Gut on a chip takes home Healthcare Research Award of the year

A project looking at the impact of diet on colorectal cancer cells, using ‘HuMiX’, the gut on a chip developed by the lab of FNR ATTRACT Fellow Prof Paul Wilmes at the University of Luxembourg’s LCSB, took home the Healthcare Research Award at the 2019 Luxembourg Healthcare Awards. 

The HuMiX tool – which has received extensive support from various FNR programmes since it was first conceived – allows researchers to observe the communication between bacteria and human cells in the digestive system. HuMiX therefore provides a completely accurate representation of the cellular and molecular processes at work in the human intestine. The tool can help to better understand and therefore promote the discovery of new treatments for obesity, chronic inflammatory bowel disease, diabetes, cancer and neurodegenerative diseases. Specifically, the Healthcare Research Award was awarded for the lab’s study of the molecular effects of a probiotic and a dietary regimen on colorectal cancer cells

Dr Kacy Greenhalgh, Postdoc in the Wilmes lab (Eco-Systems Biology group) presented HuMiX at the Healthcare Awards. As part of her PhD, Dr Greenhalgh used HuMiX to study the interaction between dietary components, gut bacteria, host health and disease state.

In 2016, three FNR funded projects also won at the Healthcare Awards – find out more.

Find out more about the research surrounding HuMiX in our selection of FNR highlights below.

Find out more about the Healthcare Awards

Related highlights

Spotlight on Young Researchers: The human gut microbiome and the clues it holds

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Microbiome research: unlocking basic unknowns in human health

The number of genes possessed by the trillions of microbes in a human body outnumbers the host’s genes at least 150 times, justifying the comparison of the microbiome to a second genome – or even an overlooked organ. Global microbiome research over the past 15 years has therefore focused on answering a single question: are our microbiota affected by our health status, or are they are actively involved it?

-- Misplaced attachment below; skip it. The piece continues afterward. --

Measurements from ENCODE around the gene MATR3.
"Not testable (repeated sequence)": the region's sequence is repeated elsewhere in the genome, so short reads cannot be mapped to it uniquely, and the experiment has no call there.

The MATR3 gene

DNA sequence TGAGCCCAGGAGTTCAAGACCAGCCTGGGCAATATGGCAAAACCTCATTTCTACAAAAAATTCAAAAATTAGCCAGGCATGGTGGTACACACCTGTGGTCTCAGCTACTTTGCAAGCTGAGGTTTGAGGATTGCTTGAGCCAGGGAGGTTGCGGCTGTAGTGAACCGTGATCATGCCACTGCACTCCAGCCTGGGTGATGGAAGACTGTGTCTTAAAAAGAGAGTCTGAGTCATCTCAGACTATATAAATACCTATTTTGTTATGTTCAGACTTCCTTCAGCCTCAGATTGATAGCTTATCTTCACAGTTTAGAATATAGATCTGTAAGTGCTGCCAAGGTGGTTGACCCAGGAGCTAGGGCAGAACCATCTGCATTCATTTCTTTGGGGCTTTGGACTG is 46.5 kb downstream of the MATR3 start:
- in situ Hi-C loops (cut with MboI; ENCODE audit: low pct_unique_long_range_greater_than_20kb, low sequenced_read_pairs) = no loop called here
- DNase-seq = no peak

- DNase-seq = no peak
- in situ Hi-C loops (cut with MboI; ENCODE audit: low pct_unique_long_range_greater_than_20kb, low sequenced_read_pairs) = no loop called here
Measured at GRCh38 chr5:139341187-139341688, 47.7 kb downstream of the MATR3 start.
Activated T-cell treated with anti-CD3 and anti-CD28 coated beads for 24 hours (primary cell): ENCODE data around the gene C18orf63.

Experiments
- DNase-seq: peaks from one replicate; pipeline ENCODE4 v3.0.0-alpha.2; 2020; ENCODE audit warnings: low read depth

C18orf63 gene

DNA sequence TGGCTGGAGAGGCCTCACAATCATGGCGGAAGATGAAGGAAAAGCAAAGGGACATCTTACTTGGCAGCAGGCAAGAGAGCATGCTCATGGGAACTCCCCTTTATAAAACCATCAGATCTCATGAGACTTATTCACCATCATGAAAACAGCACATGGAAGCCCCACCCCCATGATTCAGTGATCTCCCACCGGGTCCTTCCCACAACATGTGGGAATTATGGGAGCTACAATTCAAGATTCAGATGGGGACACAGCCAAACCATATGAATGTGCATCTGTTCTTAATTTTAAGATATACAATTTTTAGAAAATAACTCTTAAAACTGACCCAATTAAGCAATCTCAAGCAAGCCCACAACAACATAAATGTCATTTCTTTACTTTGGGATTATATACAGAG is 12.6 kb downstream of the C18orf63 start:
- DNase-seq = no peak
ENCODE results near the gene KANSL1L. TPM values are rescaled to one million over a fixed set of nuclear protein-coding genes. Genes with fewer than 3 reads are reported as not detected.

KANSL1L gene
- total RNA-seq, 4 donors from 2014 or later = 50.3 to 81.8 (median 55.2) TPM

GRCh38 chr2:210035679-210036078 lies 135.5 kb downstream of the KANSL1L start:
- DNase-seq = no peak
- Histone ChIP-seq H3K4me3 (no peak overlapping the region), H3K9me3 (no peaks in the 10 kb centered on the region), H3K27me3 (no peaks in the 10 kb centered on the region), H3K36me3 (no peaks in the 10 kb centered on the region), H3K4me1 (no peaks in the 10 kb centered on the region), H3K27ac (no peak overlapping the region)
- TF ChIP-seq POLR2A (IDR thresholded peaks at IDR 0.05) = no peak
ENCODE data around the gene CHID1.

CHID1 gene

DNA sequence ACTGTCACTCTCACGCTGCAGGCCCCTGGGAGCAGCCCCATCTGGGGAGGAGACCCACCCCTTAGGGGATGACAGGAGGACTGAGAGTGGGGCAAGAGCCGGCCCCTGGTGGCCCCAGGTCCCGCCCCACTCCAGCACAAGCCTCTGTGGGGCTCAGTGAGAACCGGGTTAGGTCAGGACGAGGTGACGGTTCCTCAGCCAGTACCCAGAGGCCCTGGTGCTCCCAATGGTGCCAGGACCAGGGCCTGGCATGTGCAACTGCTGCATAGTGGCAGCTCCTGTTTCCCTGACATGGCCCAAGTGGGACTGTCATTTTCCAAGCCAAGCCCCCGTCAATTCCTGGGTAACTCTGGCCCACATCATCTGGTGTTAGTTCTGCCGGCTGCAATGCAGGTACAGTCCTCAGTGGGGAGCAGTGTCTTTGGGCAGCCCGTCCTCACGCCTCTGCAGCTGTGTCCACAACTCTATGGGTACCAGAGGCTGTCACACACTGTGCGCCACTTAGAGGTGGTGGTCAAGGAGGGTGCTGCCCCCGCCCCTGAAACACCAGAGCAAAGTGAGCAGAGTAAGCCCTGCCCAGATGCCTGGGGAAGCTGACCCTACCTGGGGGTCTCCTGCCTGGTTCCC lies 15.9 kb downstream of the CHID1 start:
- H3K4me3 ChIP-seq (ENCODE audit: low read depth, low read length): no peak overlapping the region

Diet and bacteria combination limits cancer progression

Researchers from the University of Luxembourg have discovered a combination of dietary factors and gut bacteria that inhibits the progression of colorectal cancer. The findings, published in the open-access journal Cell Reports, could help exploit dietary regimens for therapeutic purposes to improve chemotherapy efficacy and reduce toxicity.

FNR ATTRACT Fellows – the people behind the science: Paul Wilmes

Paul Wilmes’ original background is in Environmental Sciences, but with his FNR ATTRACT Fellowship and move from the United States to Luxembourg in 2010, the Luxembourg national branched out into biomedicine. We spoke to the prolific scientist about his ‘gut-on-a-chip’ model, the importance of carving out research niches, his goals and recent parental leave period.

Does Parkinson’s disease originate outside the brain? FNR ATTRACT Fellow leads study suggesting gut bacteria could play a role

By the time Parkinson’s disease manifests in symptoms such as tremors, parts of the brain have already been damaged beyond repair. In a quest to shed light on the early stages of the disease, a team of researchers led by FNR ATTRACT Fellow Prof Paul Wilmes, has discovered that the gut of Parkinson’s patients differs from that of healthy people – even at early stages of the disease.

Spotlight on Young Researchers: Kacy Greenhalgh

Kacy Greenhalgh has always had an affectation for medicine and health, and how health can be influenced by dietary habits. During her Master studies, the Luxembourg-American national was introduced to FNR ATTRACT Fellow Paul Wilmes and the ‘gut on a chip’, HuMiX. Fascinated by its potential, and how it could be used to study the relation between diet and health, Kacy’s curiosity led her straight to an AFR PhD at the LCSB at the University of Luxembourg.

POC: Pocket-sized intestines – the HuMiX model enables intestinal flora to be investigated under real conditions

Researchers at the University of Luxembourg have developed a model of the human intestines which simplifies the examination of intestinal bacteria and removes the need for animal experiments.

ATTRACT SPOTLIGHT: Exploring microbial ecosystems in humans

When he began his career as a scientist, Paul Wilmes never imagined that his home country would one day become the base for successful research. It was the beginning of the millennium and Luxembourg was still an unknown spot on the global scientific map.

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